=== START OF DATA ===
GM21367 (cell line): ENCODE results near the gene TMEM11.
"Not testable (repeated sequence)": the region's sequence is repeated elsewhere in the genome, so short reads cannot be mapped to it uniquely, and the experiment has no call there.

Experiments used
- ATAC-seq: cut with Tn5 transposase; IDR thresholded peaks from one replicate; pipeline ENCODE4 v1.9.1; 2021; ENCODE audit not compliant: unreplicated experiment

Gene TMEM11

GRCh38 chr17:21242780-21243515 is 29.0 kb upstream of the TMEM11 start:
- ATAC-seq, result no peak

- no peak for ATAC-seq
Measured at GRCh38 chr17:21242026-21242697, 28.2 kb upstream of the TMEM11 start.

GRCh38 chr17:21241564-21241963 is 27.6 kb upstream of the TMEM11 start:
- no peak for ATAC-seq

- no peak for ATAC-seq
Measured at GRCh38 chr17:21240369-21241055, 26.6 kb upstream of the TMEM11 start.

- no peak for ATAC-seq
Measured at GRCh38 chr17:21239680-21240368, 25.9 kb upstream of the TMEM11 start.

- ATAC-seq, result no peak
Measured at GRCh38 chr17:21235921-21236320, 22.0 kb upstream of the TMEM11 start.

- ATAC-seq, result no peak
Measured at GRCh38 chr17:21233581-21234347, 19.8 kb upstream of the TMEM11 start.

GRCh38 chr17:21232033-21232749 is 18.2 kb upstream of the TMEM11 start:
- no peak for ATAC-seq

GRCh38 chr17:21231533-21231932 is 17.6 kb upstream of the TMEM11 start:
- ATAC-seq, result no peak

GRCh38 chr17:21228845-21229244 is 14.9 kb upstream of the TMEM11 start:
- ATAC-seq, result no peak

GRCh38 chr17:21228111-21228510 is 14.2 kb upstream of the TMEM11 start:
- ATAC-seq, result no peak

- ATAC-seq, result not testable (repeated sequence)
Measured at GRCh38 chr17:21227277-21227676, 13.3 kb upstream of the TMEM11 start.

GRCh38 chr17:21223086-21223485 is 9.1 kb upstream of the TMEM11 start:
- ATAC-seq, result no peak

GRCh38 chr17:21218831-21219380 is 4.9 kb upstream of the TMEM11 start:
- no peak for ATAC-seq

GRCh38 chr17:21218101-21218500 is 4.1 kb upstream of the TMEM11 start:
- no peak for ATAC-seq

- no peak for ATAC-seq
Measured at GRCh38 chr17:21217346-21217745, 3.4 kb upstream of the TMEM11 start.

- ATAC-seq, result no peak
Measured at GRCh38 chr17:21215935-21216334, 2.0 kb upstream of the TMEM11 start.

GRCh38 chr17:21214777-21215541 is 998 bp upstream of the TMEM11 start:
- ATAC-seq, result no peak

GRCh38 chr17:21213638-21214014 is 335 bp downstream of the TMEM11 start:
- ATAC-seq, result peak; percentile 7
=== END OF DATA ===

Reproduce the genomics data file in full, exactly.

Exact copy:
GM21367 (cell line): ENCODE results near the gene TMEM11.
"Not testable (repeated sequence)": the region's sequence is repeated elsewhere in the genome, so short reads cannot be mapped to it uniquely, and the experiment has no call there.

Experiments used
- ATAC-seq: cut with Tn5 transposase; IDR thresholded peaks from one replicate; pipeline ENCODE4 v1.9.1; 2021; ENCODE audit not compliant: unreplicated experiment

Gene TMEM11

GRCh38 chr17:21242780-21243515 is 29.0 kb upstream of the TMEM11 start:
- ATAC-seq, result no peak

- no peak for ATAC-seq
Measured at GRCh38 chr17:21242026-21242697, 28.2 kb upstream of the TMEM11 start.

GRCh38 chr17:21241564-21241963 is 27.6 kb upstream of the TMEM11 start:
- no peak for ATAC-seq

- no peak for ATAC-seq
Measured at GRCh38 chr17:21240369-21241055, 26.6 kb upstream of the TMEM11 start.

- no peak for ATAC-seq
Measured at GRCh38 chr17:21239680-21240368, 25.9 kb upstream of the TMEM11 start.

- ATAC-seq, result no peak
Measured at GRCh38 chr17:21235921-21236320, 22.0 kb upstream of the TMEM11 start.

- ATAC-seq, result no peak
Measured at GRCh38 chr17:21233581-21234347, 19.8 kb upstream of the TMEM11 start.

GRCh38 chr17:21232033-21232749 is 18.2 kb upstream of the TMEM11 start:
- no peak for ATAC-seq

GRCh38 chr17:21231533-21231932 is 17.6 kb upstream of the TMEM11 start:
- ATAC-seq, result no peak

GRCh38 chr17:21228845-21229244 is 14.9 kb upstream of the TMEM11 start:
- ATAC-seq, result no peak

GRCh38 chr17:21228111-21228510 is 14.2 kb upstream of the TMEM11 start:
- ATAC-seq, result no peak

- ATAC-seq, result not testable (repeated sequence)
Measured at GRCh38 chr17:21227277-21227676, 13.3 kb upstream of the TMEM11 start.

GRCh38 chr17:21223086-21223485 is 9.1 kb upstream of the TMEM11 start:
- ATAC-seq, result no peak

GRCh38 chr17:21218831-21219380 is 4.9 kb upstream of the TMEM11 start:
- no peak for ATAC-seq

GRCh38 chr17:21218101-21218500 is 4.1 kb upstream of the TMEM11 start:
- no peak for ATAC-seq

- no peak for ATAC-seq
Measured at GRCh38 chr17:21217346-21217745, 3.4 kb upstream of the TMEM11 start.

- ATAC-seq, result no peak
Measured at GRCh38 chr17:21215935-21216334, 2.0 kb upstream of the TMEM11 start.

GRCh38 chr17:21214777-21215541 is 998 bp upstream of the TMEM11 start:
- ATAC-seq, result no peak

GRCh38 chr17:21213638-21214014 is 335 bp downstream of the TMEM11 start:
- ATAC-seq, result peak; percentile 7